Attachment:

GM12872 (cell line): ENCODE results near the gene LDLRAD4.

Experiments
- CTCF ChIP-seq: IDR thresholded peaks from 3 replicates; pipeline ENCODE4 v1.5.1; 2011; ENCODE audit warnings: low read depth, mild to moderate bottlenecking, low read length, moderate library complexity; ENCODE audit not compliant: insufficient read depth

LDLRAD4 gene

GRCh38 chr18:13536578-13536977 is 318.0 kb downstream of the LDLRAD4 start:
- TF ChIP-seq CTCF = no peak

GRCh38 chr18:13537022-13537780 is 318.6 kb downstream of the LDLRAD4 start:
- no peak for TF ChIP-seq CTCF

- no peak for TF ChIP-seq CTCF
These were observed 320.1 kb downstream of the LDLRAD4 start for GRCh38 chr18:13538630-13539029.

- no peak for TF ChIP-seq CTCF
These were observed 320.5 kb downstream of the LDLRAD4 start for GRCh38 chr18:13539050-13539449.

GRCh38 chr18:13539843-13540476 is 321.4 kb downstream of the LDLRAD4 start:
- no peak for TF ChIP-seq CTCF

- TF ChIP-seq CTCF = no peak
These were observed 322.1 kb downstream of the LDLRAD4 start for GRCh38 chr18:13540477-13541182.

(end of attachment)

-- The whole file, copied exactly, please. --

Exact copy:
GM12872 (cell line): ENCODE results near the gene LDLRAD4.

Experiments
- CTCF ChIP-seq: IDR thresholded peaks from 3 replicates; pipeline ENCODE4 v1.5.1; 2011; ENCODE audit warnings: low read depth, mild to moderate bottlenecking, low read length, moderate library complexity; ENCODE audit not compliant: insufficient read depth

LDLRAD4 gene

GRCh38 chr18:13536578-13536977 is 318.0 kb downstream of the LDLRAD4 start:
- TF ChIP-seq CTCF = no peak

GRCh38 chr18:13537022-13537780 is 318.6 kb downstream of the LDLRAD4 start:
- no peak for TF ChIP-seq CTCF

- no peak for TF ChIP-seq CTCF
These were observed 320.1 kb downstream of the LDLRAD4 start for GRCh38 chr18:13538630-13539029.

- no peak for TF ChIP-seq CTCF
These were observed 320.5 kb downstream of the LDLRAD4 start for GRCh38 chr18:13539050-13539449.

GRCh38 chr18:13539843-13540476 is 321.4 kb downstream of the LDLRAD4 start:
- no peak for TF ChIP-seq CTCF

- TF ChIP-seq CTCF = no peak
These were observed 322.1 kb downstream of the LDLRAD4 start for GRCh38 chr18:13540477-13541182.